Unlike the larger Nissan Leaf, Toyota is taking a decidedly more conservative approach in introducing the all-electric version of the pocket-sized Scion iQ to drivers in the U.S. market as evidenced by a press release it issued yesterday.
Rather than build a bunch of EVs and have them languish in dealer lots waiting for $5.00 per gallon gas, Toyota plans on releasing just 90 Scion iQ EVs to car-sharing programs in what it calls “urban and campus environments.”
Chris Hostetter, group vice president of strategic planning at Toyota Motor Sales has announced that “Approximately 90 iQ EVs will be available for fleet and car-sharing applications. These programs will further expand Toyota’s comprehensive portfolio of advanced technology vehicles which includes the recently-released RAV4 EV, the Prius Family of gas-electric hybrid vehicles, including the Prius Plug-in Hybrid, and the FCHV-Adv (Fuel Cell Hybrid Vehicle-Advanced).”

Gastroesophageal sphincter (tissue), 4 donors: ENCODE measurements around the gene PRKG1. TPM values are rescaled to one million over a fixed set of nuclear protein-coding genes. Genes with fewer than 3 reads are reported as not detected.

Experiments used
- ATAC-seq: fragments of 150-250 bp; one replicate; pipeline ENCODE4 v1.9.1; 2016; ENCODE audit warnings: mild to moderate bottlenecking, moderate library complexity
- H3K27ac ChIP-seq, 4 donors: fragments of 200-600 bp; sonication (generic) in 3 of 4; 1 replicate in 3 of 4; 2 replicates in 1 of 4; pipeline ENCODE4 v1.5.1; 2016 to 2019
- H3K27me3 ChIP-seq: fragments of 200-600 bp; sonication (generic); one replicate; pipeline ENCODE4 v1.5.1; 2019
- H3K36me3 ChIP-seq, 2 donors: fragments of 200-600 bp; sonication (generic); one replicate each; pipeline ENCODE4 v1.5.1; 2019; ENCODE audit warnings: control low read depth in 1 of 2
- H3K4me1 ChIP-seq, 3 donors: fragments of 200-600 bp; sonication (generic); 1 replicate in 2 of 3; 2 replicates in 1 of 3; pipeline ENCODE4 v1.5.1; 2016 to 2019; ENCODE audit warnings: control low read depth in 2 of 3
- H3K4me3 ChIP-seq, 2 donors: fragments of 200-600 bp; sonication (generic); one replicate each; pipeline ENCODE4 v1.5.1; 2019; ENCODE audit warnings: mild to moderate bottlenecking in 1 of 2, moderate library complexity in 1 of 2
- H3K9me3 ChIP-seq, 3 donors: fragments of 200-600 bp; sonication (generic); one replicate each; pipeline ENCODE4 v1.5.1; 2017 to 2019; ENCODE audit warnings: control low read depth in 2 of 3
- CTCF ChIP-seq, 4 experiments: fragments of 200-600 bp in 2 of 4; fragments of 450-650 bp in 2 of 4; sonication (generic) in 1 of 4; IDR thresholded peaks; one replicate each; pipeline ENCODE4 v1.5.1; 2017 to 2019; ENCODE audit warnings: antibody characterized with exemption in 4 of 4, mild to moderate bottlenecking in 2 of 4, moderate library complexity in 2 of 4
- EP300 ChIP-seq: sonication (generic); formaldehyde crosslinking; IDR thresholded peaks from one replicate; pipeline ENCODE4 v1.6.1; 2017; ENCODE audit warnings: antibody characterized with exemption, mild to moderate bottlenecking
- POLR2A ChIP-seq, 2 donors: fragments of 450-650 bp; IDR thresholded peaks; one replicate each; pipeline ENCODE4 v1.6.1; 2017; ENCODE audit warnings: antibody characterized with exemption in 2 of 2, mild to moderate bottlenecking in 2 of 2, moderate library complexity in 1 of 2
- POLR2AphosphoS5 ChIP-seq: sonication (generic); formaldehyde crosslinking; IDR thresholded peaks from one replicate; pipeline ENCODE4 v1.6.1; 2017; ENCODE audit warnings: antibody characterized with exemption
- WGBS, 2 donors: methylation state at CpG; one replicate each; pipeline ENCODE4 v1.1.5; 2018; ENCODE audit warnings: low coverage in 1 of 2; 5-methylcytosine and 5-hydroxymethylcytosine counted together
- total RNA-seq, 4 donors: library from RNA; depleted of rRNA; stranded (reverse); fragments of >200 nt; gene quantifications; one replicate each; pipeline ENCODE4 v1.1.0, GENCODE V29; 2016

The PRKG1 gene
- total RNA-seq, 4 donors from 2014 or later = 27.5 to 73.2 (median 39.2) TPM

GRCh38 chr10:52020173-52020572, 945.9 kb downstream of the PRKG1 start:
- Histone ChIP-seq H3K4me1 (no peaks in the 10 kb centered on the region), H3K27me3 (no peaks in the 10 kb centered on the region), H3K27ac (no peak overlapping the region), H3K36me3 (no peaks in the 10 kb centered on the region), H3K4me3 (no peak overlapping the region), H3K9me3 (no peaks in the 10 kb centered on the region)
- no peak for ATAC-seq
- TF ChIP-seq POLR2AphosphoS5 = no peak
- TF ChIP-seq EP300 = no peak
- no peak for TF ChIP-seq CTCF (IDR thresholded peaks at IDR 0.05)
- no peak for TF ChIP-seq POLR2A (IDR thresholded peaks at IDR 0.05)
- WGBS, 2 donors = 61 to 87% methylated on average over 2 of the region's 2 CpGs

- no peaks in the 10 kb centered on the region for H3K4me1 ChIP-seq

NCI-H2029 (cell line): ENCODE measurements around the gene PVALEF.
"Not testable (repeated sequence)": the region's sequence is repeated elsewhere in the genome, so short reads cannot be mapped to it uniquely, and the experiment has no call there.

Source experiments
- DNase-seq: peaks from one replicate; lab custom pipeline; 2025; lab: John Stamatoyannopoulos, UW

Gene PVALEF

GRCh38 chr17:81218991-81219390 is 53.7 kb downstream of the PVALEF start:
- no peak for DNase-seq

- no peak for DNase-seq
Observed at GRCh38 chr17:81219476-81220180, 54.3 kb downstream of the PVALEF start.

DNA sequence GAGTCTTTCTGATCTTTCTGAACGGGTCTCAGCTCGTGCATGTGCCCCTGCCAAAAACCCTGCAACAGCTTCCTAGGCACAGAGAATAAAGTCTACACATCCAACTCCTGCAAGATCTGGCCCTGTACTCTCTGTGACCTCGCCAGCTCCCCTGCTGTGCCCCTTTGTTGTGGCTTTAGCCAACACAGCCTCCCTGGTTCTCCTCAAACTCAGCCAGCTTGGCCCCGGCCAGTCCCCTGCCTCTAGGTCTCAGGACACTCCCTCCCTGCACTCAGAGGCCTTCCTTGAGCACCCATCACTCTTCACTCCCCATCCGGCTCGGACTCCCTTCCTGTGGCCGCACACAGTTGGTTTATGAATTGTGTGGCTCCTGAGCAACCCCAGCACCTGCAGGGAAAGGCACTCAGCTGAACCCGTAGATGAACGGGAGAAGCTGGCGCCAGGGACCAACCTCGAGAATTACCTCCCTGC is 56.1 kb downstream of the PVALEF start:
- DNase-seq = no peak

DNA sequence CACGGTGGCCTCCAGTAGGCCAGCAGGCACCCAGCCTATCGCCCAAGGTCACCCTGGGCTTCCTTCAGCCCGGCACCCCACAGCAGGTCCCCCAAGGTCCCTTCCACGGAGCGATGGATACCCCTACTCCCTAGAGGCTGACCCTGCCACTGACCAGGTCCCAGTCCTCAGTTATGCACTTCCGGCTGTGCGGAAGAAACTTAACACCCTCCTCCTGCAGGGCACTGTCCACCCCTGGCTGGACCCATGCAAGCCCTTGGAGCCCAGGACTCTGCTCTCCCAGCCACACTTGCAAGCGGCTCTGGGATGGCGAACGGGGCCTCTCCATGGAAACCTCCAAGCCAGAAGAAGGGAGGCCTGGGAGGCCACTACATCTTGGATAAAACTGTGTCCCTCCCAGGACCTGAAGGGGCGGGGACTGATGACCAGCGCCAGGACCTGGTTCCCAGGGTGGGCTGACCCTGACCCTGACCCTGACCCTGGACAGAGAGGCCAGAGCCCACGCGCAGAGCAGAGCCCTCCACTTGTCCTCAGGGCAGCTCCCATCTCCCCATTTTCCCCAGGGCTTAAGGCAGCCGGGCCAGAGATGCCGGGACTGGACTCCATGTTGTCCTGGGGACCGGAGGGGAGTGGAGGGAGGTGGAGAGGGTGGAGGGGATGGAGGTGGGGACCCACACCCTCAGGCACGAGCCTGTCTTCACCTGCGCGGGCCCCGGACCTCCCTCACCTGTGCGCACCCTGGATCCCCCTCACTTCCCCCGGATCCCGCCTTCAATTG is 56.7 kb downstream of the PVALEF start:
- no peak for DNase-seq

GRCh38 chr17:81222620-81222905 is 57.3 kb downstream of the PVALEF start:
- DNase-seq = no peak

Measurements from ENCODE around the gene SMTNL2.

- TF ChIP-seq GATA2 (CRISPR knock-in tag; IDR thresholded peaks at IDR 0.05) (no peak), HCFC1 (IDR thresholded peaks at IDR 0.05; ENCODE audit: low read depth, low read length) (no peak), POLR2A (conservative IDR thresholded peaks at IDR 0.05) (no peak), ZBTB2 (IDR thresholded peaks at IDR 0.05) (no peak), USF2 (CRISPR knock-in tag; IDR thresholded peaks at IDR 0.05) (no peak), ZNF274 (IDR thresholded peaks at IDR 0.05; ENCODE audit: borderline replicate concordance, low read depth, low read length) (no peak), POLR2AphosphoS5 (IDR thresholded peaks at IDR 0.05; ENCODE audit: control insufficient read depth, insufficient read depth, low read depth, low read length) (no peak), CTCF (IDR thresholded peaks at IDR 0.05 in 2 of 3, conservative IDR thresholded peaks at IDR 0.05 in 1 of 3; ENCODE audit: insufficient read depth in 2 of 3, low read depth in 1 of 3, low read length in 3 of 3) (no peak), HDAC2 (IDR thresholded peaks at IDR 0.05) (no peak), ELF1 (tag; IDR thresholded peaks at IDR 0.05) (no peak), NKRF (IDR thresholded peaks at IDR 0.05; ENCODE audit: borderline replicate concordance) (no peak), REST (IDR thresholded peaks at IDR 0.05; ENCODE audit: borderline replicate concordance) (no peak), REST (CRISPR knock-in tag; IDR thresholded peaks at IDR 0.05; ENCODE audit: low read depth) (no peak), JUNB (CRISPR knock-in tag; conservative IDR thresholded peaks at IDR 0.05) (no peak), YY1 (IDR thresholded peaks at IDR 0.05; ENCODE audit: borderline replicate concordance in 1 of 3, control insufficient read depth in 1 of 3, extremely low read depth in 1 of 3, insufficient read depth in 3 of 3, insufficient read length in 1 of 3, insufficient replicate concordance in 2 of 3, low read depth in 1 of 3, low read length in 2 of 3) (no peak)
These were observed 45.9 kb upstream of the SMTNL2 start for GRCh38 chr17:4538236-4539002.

Scion iQ EV update
The iQ EV, it should be pointed out, takes Toyota’s battery program a step further by employing the company’s newly developed high-output lithium-ion battery. Engineered to consume power at the comparatively paltry rate of 104 Wh/km (168.62 Wh/mile or 200.5 MPGe), the technology is also a much better fit for the city-friendly iQ EV (78-inch wheelbase, 13.5 foot turning radius) as its both lighter and more compact than the Nickel Metal Hydride-based battery found in the Prius hybrid.
According to Toyota, “In ideal stop and go driving conditions, the 12 kWh battery provides an estimated range of up to 50 miles on a full charge.” In addition, a full charge from a 240V source will take approximately three hours.
Other aspects of the program are sketchy at this point with Toyota noting that details of individual iQ EV program partners will be announced in coming weeks.